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Long-term effects of glucosamine sulphate on osteoarthritis progression: a randomised, placebo-controlled clinical trial.
Lancet. 2001 Jan 27; 357(9252):251-6.Lct

Abstract

BACKGROUND

Treatment of osteoarthritis is usually limited to short-term symptom control. We assessed the effects of the specific drug glucosamine sulphate on the long-term progression of osteoarthritis joint structure changes and symptoms.

METHODS

We did a randomised, double-blind placebo controlled trial, in which 212 patients with knee osteoarthritis were randomly assigned 1500 mg sulphate oral glucosamine or placebo once daily for 3 years. Weightbearing, anteroposterior radiographs of each knee in full extension were taken at enrolment and after 1 and 3 years. Mean joint-space width of the medial compartment of the tibiofemoral joint was assessed by digital image analysis, whereas minimum joint-space width--ie, at the narrowest point--was measured by visual inspection with a magnifying lens. Symptoms were scored by the Western Ontario and McMaster Universities (WOMAC) osteoarthritis index.

FINDINGS

The 106 patients on placebo had a progressive joint-space narrowing, with a mean joint-space loss after 3 years of -0.31 mm (95% CI -0.48 to -0.13). There was no significant joint-space loss in the 106 patients on glucosamine sulphate: -0.06 mm (-0.22 to 0.09). Similar results were reported with minimum joint-space narrowing. As assessed by WOMAC scores, symptoms worsened slightly in patients on placebo compared with the improvement observed after treatment with glucosamine sulphate. There were no differences in safety or reasons for early withdrawal between the treatment and placebo groups.

INTERPRETATION

The long-term combined structure-modifying and symptom-modifying effects of gluosamine sulphate suggest that it could be a disease modifying agent in osteoarthritis.

Authors+Show Affiliations

Bone and Cartilage Metabolism Research Unit (WHO Collaborating Center for Public Aspects of Osteoarticular Disorders), University of Liege, Belgium. jyreginster@ulg.ac.beNo affiliation info availableNo affiliation info availableNo affiliation info availableNo affiliation info availableNo affiliation info availableNo affiliation info availableNo affiliation info availableNo affiliation info availableNo affiliation info available

Pub Type(s)

Clinical Trial
Journal Article
Randomized Controlled Trial
Research Support, Non-U.S. Gov't

Language

eng

PubMed ID

11214126

Citation

Reginster, J Y., et al. "Long-term Effects of Glucosamine Sulphate On Osteoarthritis Progression: a Randomised, Placebo-controlled Clinical Trial." Lancet (London, England), vol. 357, no. 9252, 2001, pp. 251-6.
Reginster JY, Deroisy R, Rovati LC, et al. Long-term effects of glucosamine sulphate on osteoarthritis progression: a randomised, placebo-controlled clinical trial. Lancet. 2001;357(9252):251-6.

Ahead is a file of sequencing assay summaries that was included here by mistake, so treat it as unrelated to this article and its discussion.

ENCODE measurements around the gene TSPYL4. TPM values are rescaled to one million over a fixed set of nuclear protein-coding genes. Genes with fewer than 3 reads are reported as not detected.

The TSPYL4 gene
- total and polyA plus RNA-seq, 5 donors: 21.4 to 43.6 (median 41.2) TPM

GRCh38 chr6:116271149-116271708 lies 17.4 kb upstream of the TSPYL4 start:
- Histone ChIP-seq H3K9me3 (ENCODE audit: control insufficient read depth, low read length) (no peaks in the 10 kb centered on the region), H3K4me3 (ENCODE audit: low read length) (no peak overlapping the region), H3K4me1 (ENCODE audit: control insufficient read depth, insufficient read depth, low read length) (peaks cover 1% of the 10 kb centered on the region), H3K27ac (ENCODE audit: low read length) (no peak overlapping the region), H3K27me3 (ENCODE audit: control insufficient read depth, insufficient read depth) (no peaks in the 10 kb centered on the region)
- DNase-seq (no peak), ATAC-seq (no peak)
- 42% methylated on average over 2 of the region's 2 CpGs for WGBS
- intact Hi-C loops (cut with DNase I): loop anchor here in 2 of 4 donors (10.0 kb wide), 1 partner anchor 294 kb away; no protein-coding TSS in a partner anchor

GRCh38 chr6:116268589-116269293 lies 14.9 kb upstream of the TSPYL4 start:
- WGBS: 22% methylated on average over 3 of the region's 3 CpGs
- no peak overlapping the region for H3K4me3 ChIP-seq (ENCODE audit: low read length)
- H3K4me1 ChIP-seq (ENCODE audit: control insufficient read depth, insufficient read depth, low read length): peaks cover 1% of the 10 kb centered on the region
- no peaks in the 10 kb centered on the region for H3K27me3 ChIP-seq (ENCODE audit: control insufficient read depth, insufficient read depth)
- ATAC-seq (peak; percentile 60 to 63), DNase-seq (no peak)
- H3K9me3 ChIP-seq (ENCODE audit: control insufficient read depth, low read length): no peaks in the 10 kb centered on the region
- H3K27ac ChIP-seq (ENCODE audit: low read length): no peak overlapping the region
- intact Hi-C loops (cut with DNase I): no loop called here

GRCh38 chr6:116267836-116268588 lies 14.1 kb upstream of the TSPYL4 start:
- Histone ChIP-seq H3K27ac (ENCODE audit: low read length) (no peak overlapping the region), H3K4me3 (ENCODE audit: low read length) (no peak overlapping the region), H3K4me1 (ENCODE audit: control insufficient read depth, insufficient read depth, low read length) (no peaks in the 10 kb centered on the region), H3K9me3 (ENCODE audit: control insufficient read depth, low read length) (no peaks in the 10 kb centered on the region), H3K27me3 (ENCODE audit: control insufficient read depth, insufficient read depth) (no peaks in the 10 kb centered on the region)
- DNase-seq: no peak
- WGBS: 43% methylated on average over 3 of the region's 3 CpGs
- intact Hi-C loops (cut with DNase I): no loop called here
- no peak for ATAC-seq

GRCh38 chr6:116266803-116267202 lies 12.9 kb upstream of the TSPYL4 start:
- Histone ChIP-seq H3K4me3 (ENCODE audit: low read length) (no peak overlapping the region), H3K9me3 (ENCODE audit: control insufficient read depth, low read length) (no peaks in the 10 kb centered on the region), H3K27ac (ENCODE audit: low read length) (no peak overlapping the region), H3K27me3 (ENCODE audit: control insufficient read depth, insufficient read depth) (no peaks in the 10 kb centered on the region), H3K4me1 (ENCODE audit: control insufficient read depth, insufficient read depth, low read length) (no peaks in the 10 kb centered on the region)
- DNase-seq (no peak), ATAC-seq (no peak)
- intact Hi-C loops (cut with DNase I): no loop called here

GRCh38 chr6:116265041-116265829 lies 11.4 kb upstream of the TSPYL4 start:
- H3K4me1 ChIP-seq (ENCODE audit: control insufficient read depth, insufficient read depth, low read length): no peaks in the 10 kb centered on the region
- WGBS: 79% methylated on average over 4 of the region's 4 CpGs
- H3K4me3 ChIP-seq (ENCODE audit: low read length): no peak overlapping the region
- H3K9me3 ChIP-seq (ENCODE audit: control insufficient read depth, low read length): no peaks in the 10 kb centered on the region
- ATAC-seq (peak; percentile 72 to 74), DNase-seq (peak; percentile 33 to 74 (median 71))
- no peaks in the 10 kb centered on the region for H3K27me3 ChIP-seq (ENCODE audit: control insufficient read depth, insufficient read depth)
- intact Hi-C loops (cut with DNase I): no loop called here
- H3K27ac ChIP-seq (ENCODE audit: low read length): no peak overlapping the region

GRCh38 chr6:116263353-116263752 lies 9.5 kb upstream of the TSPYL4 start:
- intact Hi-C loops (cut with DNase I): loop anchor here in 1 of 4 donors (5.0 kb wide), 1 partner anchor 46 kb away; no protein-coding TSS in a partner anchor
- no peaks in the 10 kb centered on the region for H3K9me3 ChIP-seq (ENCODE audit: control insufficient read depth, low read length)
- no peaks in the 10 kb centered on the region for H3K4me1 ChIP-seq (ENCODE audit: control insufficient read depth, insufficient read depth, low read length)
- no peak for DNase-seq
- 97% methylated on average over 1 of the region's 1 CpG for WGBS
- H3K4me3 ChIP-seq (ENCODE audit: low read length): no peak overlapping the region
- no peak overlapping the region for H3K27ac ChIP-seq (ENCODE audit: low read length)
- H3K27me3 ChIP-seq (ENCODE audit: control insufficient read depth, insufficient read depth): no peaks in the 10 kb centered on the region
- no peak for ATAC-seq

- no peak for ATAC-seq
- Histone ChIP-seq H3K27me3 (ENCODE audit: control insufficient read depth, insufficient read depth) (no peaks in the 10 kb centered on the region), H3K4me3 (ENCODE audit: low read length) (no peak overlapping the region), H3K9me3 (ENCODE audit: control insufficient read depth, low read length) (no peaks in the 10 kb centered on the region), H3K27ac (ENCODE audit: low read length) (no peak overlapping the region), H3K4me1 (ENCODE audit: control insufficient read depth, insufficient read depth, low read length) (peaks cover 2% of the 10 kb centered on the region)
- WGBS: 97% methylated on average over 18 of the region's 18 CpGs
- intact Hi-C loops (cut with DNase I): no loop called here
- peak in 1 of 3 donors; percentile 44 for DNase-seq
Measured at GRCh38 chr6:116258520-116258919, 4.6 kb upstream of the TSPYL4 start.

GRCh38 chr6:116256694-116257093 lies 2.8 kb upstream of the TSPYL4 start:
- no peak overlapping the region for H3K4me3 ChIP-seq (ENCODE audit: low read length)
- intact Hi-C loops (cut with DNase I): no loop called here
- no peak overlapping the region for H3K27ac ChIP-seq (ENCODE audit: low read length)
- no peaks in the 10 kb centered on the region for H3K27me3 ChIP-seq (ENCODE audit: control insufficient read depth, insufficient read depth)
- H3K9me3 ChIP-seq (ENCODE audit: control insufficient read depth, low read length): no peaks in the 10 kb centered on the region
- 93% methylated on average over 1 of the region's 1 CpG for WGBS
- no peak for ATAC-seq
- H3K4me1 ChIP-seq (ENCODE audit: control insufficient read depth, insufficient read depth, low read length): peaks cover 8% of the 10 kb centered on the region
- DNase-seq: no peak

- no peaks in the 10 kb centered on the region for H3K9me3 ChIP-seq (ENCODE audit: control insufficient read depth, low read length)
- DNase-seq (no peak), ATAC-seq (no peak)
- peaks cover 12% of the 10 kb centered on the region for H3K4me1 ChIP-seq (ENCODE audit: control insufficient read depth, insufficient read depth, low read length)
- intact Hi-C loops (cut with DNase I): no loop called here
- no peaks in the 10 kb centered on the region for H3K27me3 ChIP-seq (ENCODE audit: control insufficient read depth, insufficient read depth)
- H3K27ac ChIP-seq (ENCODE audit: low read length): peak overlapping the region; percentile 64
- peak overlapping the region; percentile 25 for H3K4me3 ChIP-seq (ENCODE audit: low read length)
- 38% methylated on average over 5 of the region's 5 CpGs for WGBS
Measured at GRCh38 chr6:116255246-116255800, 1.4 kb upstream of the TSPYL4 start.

Reginster, J. Y., Deroisy, R., Rovati, L. C., Lee, R. L., Lejeune, E., Bruyere, O., Giacovelli, G., Henrotin, Y., Dacre, J. E., & Gossett, C. (2001). Long-term effects of glucosamine sulphate on osteoarthritis progression: a randomised, placebo-controlled clinical trial. Lancet (London, England), 357(9252), 251-6.
Reginster JY, et al. Long-term Effects of Glucosamine Sulphate On Osteoarthritis Progression: a Randomised, Placebo-controlled Clinical Trial. Lancet. 2001 Jan 27;357(9252):251-6. PubMed PMID: 11214126.
* Article titles in AMA citation format should be in sentence-case
TY - JOUR T1 - Long-term effects of glucosamine sulphate on osteoarthritis progression: a randomised, placebo-controlled clinical trial. AU - Reginster,J Y, AU - Deroisy,R, AU - Rovati,L C, AU - Lee,R L, AU - Lejeune,E, AU - Bruyere,O, AU - Giacovelli,G, AU - Henrotin,Y, AU - Dacre,J E, AU - Gossett,C, PY - 2001/2/24/pubmed PY - 2001/3/3/medline PY - 2001/2/24/entrez SP - 251 EP - 6 JF - Lancet (London, England) JO - Lancet VL - 357 IS - 9252 N2 - BACKGROUND: Treatment of osteoarthritis is usually limited to short-term symptom control. We assessed the effects of the specific drug glucosamine sulphate on the long-term progression of osteoarthritis joint structure changes and symptoms. METHODS: We did a randomised, double-blind placebo controlled trial, in which 212 patients with knee osteoarthritis were randomly assigned 1500 mg sulphate oral glucosamine or placebo once daily for 3 years. Weightbearing, anteroposterior radiographs of each knee in full extension were taken at enrolment and after 1 and 3 years. Mean joint-space width of the medial compartment of the tibiofemoral joint was assessed by digital image analysis, whereas minimum joint-space width--ie, at the narrowest point--was measured by visual inspection with a magnifying lens. Symptoms were scored by the Western Ontario and McMaster Universities (WOMAC) osteoarthritis index. FINDINGS: The 106 patients on placebo had a progressive joint-space narrowing, with a mean joint-space loss after 3 years of -0.31 mm (95% CI -0.48 to -0.13). There was no significant joint-space loss in the 106 patients on glucosamine sulphate: -0.06 mm (-0.22 to 0.09). Similar results were reported with minimum joint-space narrowing. As assessed by WOMAC scores, symptoms worsened slightly in patients on placebo compared with the improvement observed after treatment with glucosamine sulphate. There were no differences in safety or reasons for early withdrawal between the treatment and placebo groups. INTERPRETATION: The long-term combined structure-modifying and symptom-modifying effects of gluosamine sulphate suggest that it could be a disease modifying agent in osteoarthritis. SN - 0140-6736 UR - https://www.unboundmedicine.com/medline/citation/11214126/Long_term_effects_of_glucosamine_sulphate_on_osteoarthritis_progression:_a_randomised_placebo_controlled_clinical_trial_ L2 - https://linkinghub.elsevier.com/retrieve/pii/S0140-6736(00)03610-2 DB - PRIME DP - Unbound Medicine ER -